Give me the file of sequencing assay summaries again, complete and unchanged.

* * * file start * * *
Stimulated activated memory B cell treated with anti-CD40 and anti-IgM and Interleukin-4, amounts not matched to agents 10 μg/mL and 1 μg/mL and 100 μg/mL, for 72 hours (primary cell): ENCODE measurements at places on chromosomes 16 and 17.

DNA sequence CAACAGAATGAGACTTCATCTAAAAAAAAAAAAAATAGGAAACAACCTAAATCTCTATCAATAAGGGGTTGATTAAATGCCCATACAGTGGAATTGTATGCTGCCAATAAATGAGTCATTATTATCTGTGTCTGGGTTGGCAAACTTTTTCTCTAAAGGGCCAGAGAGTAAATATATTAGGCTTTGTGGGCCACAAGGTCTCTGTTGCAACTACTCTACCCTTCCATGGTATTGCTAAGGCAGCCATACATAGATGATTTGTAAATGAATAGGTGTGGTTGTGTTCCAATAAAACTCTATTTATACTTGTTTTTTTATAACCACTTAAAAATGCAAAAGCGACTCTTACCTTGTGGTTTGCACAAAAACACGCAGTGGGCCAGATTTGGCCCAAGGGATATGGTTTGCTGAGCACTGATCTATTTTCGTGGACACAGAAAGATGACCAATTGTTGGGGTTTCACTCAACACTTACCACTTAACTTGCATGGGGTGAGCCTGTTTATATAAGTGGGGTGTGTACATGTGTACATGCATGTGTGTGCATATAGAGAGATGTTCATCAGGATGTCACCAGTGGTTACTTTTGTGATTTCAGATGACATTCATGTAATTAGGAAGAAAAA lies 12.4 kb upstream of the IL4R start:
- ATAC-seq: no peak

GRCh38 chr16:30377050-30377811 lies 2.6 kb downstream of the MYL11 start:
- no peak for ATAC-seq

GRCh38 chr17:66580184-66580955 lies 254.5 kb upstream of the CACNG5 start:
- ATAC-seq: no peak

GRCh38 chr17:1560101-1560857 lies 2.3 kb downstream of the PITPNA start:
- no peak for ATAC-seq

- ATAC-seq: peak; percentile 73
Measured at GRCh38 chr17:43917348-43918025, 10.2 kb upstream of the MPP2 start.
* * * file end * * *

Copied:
Stimulated activated memory B cell treated with anti-CD40 and anti-IgM and Interleukin-4, amounts not matched to agents 10 μg/mL and 1 μg/mL and 100 μg/mL, for 72 hours (primary cell): ENCODE measurements at places on chromosomes 16 and 17.

DNA sequence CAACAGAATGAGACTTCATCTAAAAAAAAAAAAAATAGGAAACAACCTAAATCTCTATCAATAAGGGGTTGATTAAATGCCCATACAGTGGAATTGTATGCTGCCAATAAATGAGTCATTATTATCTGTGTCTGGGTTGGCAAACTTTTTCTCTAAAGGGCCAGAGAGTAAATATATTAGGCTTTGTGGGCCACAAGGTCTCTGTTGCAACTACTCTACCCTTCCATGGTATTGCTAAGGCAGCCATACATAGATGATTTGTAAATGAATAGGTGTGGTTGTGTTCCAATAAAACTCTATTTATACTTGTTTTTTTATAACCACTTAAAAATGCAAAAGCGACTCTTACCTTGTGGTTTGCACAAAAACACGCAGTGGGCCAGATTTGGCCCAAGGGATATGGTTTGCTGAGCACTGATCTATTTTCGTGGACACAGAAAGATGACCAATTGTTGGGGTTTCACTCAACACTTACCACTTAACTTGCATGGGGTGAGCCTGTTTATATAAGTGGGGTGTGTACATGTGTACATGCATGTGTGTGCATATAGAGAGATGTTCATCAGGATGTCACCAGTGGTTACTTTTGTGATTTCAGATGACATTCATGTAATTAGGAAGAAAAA lies 12.4 kb upstream of the IL4R start:
- ATAC-seq: no peak

GRCh38 chr16:30377050-30377811 lies 2.6 kb downstream of the MYL11 start:
- no peak for ATAC-seq

GRCh38 chr17:66580184-66580955 lies 254.5 kb upstream of the CACNG5 start:
- ATAC-seq: no peak

GRCh38 chr17:1560101-1560857 lies 2.3 kb downstream of the PITPNA start:
- no peak for ATAC-seq

- ATAC-seq: peak; percentile 73
Measured at GRCh38 chr17:43917348-43918025, 10.2 kb upstream of the MPP2 start.